If your sore throat is caused by an infection with streptococcal bacteria , other symptoms may include:
- swollen lymph nodes (glands) in the neck
- swollen red tonsils
- abdominal (tummy) pain
A sore throat is one of the symptoms of COVID-19 . Even if your symptoms are mild, get tested for COVID-19 immediately — use the colds and flu Symptom Checker if you're not sure what to do.
What causes a sore throat?
The most common cause of a sore throat is an infection from a virus, such as a cold or the flu , COVID-19 or glandular fever .
Less than 1 in 3 sore throats is caused by a bacterial infection. Some sore throats are caused by the bacteria streptococcus pyogenes (strep A) . This is sometimes called ' strep throat '. If your sore throat is caused by bacteria, you may feel very unwell.
Sometimes a sore throat can be caused by tonsillitis (inflammation of the tonsils), mouth ulcers or allergies .
Sore throats and children
Sore throats are very common in children. They are usually caused by a virus. Your child may also have a runny rose, cough, sore ears, a fever, feel tired and eat less food.
It is more likely to be strep throat if your child is older than 3 years and if they have swollen glands in their neck, swollen red tonsils with white spots, a rash and vomiting.
If your child is 5 years or younger, you can also call Pregnancy, Birth and Baby on 1800 882 436 for advice, support and guidance from our maternal child health nurses.
When should I see my doctor?
Usually, sore throats go away without treatment in 2 to 7 days. You should see your doctor if you:
- have trouble breathing, or have fast, noisy breathing
- have a stiff or swollen neck (rather than throat pain)
- have a rash that does not fade when the skin is pressed
- are very drowsy
- have cold or discoloured hands and/or feet, with a warm body
- have pain in your arms and/or legs
- your lips, or the skin around your lips, are an unusual colour (pale or blue)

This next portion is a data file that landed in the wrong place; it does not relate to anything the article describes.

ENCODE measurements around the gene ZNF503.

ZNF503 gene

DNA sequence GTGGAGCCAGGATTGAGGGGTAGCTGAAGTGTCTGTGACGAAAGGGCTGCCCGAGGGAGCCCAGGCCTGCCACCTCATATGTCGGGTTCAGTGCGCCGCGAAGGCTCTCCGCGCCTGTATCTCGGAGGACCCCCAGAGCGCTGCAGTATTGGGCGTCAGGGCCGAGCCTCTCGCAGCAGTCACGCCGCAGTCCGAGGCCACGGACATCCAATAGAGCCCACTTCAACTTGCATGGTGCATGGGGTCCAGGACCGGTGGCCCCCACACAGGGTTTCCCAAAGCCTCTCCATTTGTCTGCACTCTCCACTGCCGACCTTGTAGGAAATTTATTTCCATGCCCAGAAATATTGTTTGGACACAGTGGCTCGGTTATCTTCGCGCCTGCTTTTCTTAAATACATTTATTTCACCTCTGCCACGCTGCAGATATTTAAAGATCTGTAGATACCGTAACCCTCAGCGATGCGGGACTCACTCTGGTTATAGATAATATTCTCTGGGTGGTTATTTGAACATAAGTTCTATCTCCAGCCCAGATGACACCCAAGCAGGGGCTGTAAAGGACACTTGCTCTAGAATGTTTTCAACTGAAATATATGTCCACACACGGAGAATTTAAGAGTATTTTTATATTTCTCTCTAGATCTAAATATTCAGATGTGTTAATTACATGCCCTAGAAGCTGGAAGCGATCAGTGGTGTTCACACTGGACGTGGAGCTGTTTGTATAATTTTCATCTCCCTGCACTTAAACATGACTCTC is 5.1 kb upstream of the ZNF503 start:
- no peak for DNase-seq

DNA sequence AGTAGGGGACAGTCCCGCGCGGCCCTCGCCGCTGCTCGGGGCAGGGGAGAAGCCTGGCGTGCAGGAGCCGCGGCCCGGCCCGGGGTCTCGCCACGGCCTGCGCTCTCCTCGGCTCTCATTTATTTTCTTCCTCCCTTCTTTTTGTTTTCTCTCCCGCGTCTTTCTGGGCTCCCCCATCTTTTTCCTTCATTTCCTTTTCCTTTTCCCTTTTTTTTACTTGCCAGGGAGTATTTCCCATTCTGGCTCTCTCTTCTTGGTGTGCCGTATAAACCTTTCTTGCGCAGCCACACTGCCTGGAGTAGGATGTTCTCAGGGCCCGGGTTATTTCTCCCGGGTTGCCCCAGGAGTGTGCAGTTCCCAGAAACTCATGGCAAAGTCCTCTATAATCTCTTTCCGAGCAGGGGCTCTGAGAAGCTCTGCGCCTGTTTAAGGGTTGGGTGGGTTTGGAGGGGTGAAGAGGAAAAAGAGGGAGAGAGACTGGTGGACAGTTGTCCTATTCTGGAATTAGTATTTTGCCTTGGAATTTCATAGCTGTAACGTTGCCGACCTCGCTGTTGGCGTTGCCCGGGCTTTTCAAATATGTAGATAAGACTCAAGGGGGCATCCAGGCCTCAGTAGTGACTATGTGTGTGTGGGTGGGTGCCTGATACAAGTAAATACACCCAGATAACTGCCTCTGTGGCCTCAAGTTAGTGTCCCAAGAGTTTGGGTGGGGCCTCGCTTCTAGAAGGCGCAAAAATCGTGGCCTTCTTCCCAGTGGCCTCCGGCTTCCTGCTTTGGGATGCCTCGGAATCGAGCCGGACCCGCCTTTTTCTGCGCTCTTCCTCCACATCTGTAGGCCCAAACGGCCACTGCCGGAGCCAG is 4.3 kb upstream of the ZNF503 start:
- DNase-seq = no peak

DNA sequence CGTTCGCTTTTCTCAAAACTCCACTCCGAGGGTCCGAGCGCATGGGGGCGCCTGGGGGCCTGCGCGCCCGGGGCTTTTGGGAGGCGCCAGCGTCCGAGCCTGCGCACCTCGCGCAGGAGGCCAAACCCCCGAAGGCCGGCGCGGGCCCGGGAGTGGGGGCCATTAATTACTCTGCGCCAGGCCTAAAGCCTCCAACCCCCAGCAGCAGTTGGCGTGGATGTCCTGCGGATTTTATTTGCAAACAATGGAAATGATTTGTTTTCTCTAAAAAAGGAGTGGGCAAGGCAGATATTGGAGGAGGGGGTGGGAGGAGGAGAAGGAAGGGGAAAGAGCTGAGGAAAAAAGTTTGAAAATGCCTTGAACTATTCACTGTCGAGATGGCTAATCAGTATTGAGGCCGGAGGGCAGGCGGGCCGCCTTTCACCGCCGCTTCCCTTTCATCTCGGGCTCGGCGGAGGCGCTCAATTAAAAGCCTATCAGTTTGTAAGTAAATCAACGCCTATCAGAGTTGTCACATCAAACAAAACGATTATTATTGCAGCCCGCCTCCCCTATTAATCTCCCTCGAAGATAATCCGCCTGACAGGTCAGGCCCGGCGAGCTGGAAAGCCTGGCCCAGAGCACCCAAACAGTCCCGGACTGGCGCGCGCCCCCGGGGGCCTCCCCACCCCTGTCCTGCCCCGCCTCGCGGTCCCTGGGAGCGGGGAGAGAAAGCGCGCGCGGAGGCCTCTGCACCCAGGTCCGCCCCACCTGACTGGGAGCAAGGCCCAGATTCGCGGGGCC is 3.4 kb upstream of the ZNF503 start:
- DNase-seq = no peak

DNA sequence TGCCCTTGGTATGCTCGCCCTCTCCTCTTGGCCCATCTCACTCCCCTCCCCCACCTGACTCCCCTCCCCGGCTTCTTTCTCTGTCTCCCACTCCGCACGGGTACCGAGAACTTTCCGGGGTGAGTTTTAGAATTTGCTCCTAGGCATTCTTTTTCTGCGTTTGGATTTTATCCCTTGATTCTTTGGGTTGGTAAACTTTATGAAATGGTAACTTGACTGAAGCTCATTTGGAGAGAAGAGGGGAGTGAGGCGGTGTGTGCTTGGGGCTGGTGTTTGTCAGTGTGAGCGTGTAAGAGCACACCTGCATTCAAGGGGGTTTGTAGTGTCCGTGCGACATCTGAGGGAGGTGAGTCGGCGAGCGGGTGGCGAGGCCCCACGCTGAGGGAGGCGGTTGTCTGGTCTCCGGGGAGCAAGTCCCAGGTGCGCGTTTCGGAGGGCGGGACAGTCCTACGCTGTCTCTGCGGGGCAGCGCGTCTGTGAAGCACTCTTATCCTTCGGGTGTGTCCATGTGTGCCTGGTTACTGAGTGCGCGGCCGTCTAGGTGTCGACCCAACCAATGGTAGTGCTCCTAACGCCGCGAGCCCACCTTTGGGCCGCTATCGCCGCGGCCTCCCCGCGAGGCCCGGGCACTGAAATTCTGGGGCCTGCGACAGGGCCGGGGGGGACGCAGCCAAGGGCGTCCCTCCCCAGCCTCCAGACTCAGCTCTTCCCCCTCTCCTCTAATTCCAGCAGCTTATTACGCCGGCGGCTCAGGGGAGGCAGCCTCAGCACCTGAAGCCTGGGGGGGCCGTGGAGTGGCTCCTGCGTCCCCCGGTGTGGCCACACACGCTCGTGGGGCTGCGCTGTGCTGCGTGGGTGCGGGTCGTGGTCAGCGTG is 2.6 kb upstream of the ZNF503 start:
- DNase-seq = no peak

You should see your doctor if your child:
- has a sore throat lasting longer than 2 days
- is drinking poorly, longer than 1 day
- has difficulty swallowing
- is snoring more when they're asleep
- has large tender lumps in their neck
- has a new skin rash, or bruising
- has ear pain
CHECK YOUR SYMPTOMS — Use the colds and flu Symptom Checker and find out if you need to seek medical help.
How is a sore throat diagnosed?
If you or your child has a sore throat and you are worried about the symptoms, see your doctor.
The doctor will look at your throat with a torch and feel your neck for swollen glands. They may take a throat swab to try and find the cause of infection. Swabs can test for a range of viruses and bacteria .
How is a sore throat treated?
There is no way to cure a sore throat caused by a virus. The sore throat should clear up in 2 to 7 days. In the meantime, you can ease the symptoms by taking pain relief medicine .
Adults and children older than one month can take paracetamol , and adults and children older than 3 months can take ibuprofen . Do not give aspirin to children under 16 years.
If the sore throat is caused by bacteria, you may benefit from antibiotics .
The Australian Commission on Safety and Quality in Health Care has developed a guide which can be used with your doctor to help you decide whether to use antibiotics when you or your child has a sore throat.
Sore throat remedies and self-care
Over-the-counter medicines might help, such as lozenges or throat gargles that contain local anaesthetic. If you are pregnant or breastfeeding, it is best to avoid products that contain iodine. Your pharmacist can give you more information.
You can try self-care remedies that may help you feel better, such as:
- staying well hydrated by drinking plenty of water
- drinking hot water with honey and lemon
- gargling with warm salty water
- eating soft foods like yoghurt, soup, ice cream, ice blocks or jelly
- avoiding foods that cause pain when you swallow
If you have an existing medical condition, check with your doctor about how much water and fluid is right for you.